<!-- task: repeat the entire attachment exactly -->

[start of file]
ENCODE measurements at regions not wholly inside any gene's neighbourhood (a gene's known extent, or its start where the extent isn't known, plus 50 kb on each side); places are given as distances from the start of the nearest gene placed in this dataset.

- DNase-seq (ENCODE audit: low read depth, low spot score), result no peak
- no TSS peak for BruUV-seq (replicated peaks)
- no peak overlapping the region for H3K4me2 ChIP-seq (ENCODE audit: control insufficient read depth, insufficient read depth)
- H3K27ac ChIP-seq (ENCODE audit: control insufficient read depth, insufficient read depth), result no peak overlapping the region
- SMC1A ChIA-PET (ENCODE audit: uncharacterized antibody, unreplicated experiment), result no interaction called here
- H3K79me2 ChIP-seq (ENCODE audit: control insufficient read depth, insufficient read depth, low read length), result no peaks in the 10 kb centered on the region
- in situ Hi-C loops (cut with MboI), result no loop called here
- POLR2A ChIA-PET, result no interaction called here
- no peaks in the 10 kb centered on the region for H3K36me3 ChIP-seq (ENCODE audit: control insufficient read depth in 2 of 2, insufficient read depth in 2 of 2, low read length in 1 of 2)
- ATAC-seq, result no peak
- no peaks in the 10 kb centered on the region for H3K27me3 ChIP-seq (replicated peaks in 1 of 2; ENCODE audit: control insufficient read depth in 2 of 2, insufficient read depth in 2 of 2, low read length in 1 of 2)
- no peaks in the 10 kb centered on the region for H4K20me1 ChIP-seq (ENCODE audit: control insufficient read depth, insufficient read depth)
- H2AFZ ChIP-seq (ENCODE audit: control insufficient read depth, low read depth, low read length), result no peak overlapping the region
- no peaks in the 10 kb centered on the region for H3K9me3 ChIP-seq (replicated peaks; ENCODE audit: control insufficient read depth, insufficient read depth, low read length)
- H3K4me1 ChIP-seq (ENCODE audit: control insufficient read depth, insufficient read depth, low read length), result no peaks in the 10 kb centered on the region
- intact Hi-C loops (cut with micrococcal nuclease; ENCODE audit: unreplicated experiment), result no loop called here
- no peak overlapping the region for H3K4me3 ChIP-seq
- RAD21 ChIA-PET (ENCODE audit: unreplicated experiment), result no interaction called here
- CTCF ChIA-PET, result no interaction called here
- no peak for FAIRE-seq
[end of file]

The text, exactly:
ENCODE measurements at regions not wholly inside any gene's neighbourhood (a gene's known extent, or its start where the extent isn't known, plus 50 kb on each side); places are given as distances from the start of the nearest gene placed in this dataset.

- DNase-seq (ENCODE audit: low read depth, low spot score), result no peak
- no TSS peak for BruUV-seq (replicated peaks)
- no peak overlapping the region for H3K4me2 ChIP-seq (ENCODE audit: control insufficient read depth, insufficient read depth)
- H3K27ac ChIP-seq (ENCODE audit: control insufficient read depth, insufficient read depth), result no peak overlapping the region
- SMC1A ChIA-PET (ENCODE audit: uncharacterized antibody, unreplicated experiment), result no interaction called here
- H3K79me2 ChIP-seq (ENCODE audit: control insufficient read depth, insufficient read depth, low read length), result no peaks in the 10 kb centered on the region
- in situ Hi-C loops (cut with MboI), result no loop called here
- POLR2A ChIA-PET, result no interaction called here
- no peaks in the 10 kb centered on the region for H3K36me3 ChIP-seq (ENCODE audit: control insufficient read depth in 2 of 2, insufficient read depth in 2 of 2, low read length in 1 of 2)
- ATAC-seq, result no peak
- no peaks in the 10 kb centered on the region for H3K27me3 ChIP-seq (replicated peaks in 1 of 2; ENCODE audit: control insufficient read depth in 2 of 2, insufficient read depth in 2 of 2, low read length in 1 of 2)
- no peaks in the 10 kb centered on the region for H4K20me1 ChIP-seq (ENCODE audit: control insufficient read depth, insufficient read depth)
- H2AFZ ChIP-seq (ENCODE audit: control insufficient read depth, low read depth, low read length), result no peak overlapping the region
- no peaks in the 10 kb centered on the region for H3K9me3 ChIP-seq (replicated peaks; ENCODE audit: control insufficient read depth, insufficient read depth, low read length)
- H3K4me1 ChIP-seq (ENCODE audit: control insufficient read depth, insufficient read depth, low read length), result no peaks in the 10 kb centered on the region
- intact Hi-C loops (cut with micrococcal nuclease; ENCODE audit: unreplicated experiment), result no loop called here
- no peak overlapping the region for H3K4me3 ChIP-seq
- RAD21 ChIA-PET (ENCODE audit: unreplicated experiment), result no interaction called here
- CTCF ChIA-PET, result no interaction called here
- no peak for FAIRE-seq